The federal government will leave it to the agency responsible for the national disability scheme to recommend any change to the rollout timetable.
An independent capability review of the NDIS Agency says a realistic reassessment of plans to include 300,000 people in the landmark scheme from 2017 needs to be done sooner rather than later.
There are fears within the disability sector the government will use the review to extend the seven-year rollout.
Assistant Social Services Minister Mitch Fifield insists the timetable is subject to inter-government agreements between the commonwealth and states and territories.
“There can’t be a change to that timeframe without negotiation and agreement of all jurisdictions,” he told The Pulse radio in Geelong on Friday.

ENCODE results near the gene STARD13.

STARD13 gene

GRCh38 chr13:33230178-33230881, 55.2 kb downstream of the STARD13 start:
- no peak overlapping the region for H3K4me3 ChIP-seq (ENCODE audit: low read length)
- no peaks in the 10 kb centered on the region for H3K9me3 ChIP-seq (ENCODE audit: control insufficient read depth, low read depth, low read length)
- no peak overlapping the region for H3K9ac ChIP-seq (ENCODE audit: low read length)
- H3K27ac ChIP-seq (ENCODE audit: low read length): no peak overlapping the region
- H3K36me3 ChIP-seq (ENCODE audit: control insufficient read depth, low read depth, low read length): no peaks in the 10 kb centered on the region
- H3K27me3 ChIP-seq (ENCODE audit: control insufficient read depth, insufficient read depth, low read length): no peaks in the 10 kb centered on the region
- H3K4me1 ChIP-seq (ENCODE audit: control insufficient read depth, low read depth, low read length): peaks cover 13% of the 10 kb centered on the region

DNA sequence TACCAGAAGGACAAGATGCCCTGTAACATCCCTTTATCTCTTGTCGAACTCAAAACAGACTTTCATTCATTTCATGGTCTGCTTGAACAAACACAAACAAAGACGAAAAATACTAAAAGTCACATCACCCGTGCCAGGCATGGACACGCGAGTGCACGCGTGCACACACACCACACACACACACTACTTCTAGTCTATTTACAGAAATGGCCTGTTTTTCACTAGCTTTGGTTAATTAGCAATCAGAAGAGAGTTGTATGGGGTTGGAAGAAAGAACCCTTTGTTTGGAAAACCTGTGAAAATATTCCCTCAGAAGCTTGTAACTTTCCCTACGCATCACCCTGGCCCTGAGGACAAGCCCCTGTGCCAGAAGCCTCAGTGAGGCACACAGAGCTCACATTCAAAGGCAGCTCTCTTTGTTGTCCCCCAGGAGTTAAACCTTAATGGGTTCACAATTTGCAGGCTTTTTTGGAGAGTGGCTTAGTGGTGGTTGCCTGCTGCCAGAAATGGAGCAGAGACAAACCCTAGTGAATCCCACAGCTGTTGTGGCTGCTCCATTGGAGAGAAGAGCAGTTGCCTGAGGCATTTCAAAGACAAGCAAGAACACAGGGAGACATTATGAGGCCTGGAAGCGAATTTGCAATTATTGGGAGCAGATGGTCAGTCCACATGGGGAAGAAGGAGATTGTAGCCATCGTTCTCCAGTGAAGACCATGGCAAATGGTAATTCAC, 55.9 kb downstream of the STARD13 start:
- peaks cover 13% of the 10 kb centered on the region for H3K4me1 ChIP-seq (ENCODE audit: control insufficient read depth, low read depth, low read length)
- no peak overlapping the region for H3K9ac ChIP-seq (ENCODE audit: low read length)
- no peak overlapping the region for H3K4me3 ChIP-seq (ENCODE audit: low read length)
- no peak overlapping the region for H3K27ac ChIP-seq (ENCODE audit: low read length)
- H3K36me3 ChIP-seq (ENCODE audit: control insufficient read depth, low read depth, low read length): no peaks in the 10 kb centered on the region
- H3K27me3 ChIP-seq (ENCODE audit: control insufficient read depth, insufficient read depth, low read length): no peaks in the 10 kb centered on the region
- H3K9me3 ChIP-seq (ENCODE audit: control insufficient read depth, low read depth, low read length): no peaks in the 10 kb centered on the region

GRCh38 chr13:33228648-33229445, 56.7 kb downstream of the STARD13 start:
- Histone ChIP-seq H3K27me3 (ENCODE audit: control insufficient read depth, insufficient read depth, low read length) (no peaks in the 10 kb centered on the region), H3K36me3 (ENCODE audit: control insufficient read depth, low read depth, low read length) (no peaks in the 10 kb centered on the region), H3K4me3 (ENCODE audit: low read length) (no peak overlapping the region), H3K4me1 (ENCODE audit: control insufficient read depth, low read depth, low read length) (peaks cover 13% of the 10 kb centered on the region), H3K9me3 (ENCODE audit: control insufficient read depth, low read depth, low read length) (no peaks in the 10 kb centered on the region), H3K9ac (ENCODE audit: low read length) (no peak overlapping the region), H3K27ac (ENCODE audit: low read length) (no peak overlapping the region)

However, the NDIS Agency would provide the government with advice about its ability to meet the timetable.
“The most important thing is to have an honest assessment of the capability of the agency.”
John Della Bosca, director of the Every Australian Counts campaign, concedes the scheme’s rollout is a big job.
“But it’s hardly sending someone to the moon and it should not take a decade to deliver,” he told ABC Radio.
The peak body for non-government services in the sector, National Disability Services, says the scheme is eight months into a six-year marathon.
“We’ve exerted a lot of effort and ingenuity to get this far so quickly – it’s too early to decide that the road ahead is too steep,” chief executive Ken Baker said.
Federal Labor says it will be “absolutely disastrous” for people with disabilities if the rollout is pushed back.
“Let’s just fix whatever problems exist and get on with making sure people with disability get the support they need,” disability reform spokeswoman Jenny Macklin said.